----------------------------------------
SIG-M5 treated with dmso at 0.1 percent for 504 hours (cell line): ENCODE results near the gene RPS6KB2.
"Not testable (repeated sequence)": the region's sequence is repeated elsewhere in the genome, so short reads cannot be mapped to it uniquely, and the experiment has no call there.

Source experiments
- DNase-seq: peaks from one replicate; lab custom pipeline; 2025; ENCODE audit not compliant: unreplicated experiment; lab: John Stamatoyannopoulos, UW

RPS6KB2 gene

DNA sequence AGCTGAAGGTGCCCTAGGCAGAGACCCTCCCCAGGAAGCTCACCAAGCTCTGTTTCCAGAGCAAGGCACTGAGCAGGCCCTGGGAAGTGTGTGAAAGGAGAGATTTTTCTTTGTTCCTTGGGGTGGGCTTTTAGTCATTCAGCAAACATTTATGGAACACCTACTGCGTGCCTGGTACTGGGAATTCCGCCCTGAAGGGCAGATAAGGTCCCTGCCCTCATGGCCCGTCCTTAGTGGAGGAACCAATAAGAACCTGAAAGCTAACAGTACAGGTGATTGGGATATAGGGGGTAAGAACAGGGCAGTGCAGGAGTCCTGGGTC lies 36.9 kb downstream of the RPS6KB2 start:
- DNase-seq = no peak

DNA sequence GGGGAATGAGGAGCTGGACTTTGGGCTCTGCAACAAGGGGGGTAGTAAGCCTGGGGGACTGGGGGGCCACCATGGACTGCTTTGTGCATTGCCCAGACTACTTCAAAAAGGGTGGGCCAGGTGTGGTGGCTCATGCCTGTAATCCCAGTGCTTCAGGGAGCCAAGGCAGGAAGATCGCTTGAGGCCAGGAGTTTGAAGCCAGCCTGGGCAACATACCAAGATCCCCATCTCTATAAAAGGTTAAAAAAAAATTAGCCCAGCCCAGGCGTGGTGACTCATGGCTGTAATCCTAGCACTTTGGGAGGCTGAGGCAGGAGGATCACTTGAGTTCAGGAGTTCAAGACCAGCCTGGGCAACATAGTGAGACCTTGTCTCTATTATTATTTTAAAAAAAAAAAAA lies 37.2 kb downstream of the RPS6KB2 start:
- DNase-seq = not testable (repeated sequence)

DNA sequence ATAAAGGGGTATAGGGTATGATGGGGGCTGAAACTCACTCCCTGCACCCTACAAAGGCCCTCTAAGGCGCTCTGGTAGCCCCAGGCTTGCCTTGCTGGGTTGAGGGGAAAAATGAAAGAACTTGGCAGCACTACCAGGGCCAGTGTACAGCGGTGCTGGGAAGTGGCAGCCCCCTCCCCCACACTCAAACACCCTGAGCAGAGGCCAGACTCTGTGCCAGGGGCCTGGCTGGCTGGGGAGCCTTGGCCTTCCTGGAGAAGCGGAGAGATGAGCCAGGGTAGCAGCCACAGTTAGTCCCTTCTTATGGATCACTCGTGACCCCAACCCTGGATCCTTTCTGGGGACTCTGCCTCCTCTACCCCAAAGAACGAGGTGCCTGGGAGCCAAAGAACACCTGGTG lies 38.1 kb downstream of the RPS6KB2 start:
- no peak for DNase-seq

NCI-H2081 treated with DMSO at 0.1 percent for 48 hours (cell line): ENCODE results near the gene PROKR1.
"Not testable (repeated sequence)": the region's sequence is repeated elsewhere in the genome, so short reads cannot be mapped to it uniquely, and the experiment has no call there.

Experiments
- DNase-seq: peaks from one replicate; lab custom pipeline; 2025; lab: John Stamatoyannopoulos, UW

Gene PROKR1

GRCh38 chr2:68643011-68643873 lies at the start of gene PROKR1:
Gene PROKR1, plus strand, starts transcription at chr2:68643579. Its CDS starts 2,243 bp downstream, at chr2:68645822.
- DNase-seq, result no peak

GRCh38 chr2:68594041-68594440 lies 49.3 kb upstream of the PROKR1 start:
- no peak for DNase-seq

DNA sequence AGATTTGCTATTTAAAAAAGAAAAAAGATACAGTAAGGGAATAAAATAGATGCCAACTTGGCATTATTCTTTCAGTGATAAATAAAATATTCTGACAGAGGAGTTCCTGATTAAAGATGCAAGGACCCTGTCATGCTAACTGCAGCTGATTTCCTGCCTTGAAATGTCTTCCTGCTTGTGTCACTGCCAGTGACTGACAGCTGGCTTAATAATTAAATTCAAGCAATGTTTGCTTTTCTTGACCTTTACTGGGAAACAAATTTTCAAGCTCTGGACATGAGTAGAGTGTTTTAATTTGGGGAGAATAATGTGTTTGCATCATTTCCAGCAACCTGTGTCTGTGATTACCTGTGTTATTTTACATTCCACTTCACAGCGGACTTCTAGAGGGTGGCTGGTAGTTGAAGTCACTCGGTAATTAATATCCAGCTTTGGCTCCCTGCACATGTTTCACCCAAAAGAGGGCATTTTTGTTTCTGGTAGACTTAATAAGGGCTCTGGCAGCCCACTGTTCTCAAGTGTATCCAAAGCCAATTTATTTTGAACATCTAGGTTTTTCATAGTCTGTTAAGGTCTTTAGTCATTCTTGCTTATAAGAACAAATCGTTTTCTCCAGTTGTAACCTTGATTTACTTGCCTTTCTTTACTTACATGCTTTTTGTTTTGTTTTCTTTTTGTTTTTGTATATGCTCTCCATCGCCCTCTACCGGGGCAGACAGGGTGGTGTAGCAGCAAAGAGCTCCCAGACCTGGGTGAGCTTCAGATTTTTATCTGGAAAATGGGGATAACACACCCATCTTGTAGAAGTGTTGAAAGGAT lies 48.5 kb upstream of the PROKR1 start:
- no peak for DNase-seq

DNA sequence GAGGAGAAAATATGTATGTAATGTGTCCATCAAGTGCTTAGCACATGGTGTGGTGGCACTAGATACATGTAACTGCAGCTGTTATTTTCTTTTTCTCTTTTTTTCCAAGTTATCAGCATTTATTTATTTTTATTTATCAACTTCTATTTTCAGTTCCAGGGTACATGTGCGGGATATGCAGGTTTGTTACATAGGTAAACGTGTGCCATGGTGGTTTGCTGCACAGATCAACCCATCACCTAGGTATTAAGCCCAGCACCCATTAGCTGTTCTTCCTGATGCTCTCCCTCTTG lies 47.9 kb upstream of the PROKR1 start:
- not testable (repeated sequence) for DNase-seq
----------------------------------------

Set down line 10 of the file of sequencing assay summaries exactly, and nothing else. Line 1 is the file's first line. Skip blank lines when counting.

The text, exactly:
DNA sequence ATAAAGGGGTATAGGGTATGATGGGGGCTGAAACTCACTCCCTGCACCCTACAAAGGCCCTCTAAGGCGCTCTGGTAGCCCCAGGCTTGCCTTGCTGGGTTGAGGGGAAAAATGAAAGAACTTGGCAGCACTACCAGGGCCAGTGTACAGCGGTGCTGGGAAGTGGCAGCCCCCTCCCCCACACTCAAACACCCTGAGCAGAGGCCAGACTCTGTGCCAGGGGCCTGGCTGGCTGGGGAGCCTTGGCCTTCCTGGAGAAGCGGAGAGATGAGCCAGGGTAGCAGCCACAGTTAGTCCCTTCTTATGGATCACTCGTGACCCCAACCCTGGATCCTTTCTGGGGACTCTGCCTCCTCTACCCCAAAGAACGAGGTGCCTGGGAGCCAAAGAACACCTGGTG lies 38.1 kb downstream of the RPS6KB2 start: